2. Jim Frame

    On the fire side, Nishi is right down the street literally from the UC Davis Fire Department

    You might want to review the local landscape.  It’s about 1.3 miles from Station 34 (UCD) to the proposed new RR undercrossing into Nishi via the most likely route.  In comparison, it’s about 1.1 miles from Station 31 (Fifth & E) to the same entry point, and only 0.6 mile from Station 31 to the West Olive Drive entry to the project.

    1. Matt Williams

      Jim, are you saying that an additional fire station needs to be built for Nishi?  If you are, then you are refuting my point.  If you are not, then you are agreeing with my point.

      1. Jim Frame

        Jim, are you saying that an additional fire station needs to be built for Nishi?

        No, I was just pointing out that what seems like “right down the street” can actually be farther away, and the Station 34 may not be the logical first dispatch to an emergency at Nishi.

        1. Matt Williams

          Understood.  If the nature of the fire requires a hook and ladder truck, Station 34 will be the first dispatch, but you are right, if it is a medical call (like the preponderance of calls are) the first dispatch will probably be from Station 31 on 5th Street.

          Regardless, the argument that there will not be a need for additional capital infrastructure and/or additional staffing is a solid one.

  3. Tia Will

    But they acknowledge that commercial demand is far less predictable than housing.”

    Two thoughts about this.

    1. Wouldn’t this be true also for MRIC ? With a likely economic downturn approaching, as Frankly, who obviously knows much more about this than I, is adopting an already questionable project at this point in time really wise ?  Interested in your thoughts Frankly.

    2. I did not realize that the build out of the R&D component was not obligatory. Since this provision of space for small start ups is a major reason for my support of Nishi along with those Don Shor has raised, I will now have to seriously re consider my position unless there is a way of locking this in.

    1. CalAg

      “… unless there is a way of locking this in.”

      TW: One way to lock this in is by tying occupancy permits for the residential to buildout of the commercial. For example,”x amount of commercial must be built and occupied before the nth residential occupancy permit can be issued.”

      1. David Greenwald Post author

        That was my initial thought as well.  However subsequent discussions have suggested that approach has risks as well.  But it is certainly a thought to put on the table.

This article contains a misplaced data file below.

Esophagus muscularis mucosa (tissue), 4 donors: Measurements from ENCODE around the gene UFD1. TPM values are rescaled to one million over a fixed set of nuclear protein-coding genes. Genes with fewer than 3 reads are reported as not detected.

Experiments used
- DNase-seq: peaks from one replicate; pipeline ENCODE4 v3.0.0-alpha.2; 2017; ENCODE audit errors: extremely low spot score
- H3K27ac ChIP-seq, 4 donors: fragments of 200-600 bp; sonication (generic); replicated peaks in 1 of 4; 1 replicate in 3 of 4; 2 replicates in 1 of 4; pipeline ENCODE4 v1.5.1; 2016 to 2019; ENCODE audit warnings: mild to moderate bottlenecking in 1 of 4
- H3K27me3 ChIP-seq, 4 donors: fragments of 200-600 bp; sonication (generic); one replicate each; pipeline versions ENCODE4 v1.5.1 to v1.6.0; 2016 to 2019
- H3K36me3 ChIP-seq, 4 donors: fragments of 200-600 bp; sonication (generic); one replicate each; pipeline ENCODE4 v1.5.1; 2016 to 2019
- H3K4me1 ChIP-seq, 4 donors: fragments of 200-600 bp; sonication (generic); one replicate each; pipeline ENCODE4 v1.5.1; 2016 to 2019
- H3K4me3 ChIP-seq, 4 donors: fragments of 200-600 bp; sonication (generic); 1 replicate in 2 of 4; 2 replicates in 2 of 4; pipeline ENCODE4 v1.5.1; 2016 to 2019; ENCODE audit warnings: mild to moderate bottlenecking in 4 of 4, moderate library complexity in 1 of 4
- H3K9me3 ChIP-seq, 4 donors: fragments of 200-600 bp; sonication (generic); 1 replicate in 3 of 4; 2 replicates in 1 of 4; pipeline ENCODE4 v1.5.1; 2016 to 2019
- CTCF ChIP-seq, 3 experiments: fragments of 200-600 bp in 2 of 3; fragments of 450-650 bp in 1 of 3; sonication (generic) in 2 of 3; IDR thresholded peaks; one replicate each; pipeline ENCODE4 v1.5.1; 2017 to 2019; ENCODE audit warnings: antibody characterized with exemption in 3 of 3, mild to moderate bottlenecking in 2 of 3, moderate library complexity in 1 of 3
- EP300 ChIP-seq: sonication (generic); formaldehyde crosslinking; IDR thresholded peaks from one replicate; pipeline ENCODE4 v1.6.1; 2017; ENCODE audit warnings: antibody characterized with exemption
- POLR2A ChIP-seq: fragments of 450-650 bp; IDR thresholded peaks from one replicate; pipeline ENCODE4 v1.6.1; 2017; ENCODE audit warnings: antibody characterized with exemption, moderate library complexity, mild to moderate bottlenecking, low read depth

2. Matt Williams

        Although their wording was slightly different, the Open Space and Habitat Commission formally put this same concept on the table in its first public review of the MRIC EIR on February 1st.

        They expressed the belief that the same concept should be applied to the creation of parking spaces so that the land use footprint of parking could be minimized (build parking up rather than build parking out).

  4. CalAg

    The fiscal analysis still paints an overly positive picture.

    The bottom line is that half of the claimed $1.4M surplus is profit sharing from the developer (subject to a development agreement that can be amended) and the other half is an accounting trick.

      1. CalAg

        From the supplemental EPS report:

        “EPS utilized standard industry methods to compute the expenditures for both the Annual Fire and Police expenditures.”

        The fiscal model didn’t yield the results some of the proponents wanted, and so they tweaked the methodology to get a result that biased the analysis to support their agenda.

    1. David Greenwald Post author

      So let’s break this down. I’m not a proponent of the project, but I think we need to make sure we are dealing with correct information at this point.

      First, a development agreement can only be amended with consent of both the city council and the developer. So I think we need to be clear that in order for the city to lose these revenues it has agreed to, the council would have to vote to do that. Not impossible, but it would be one of heckuva fight.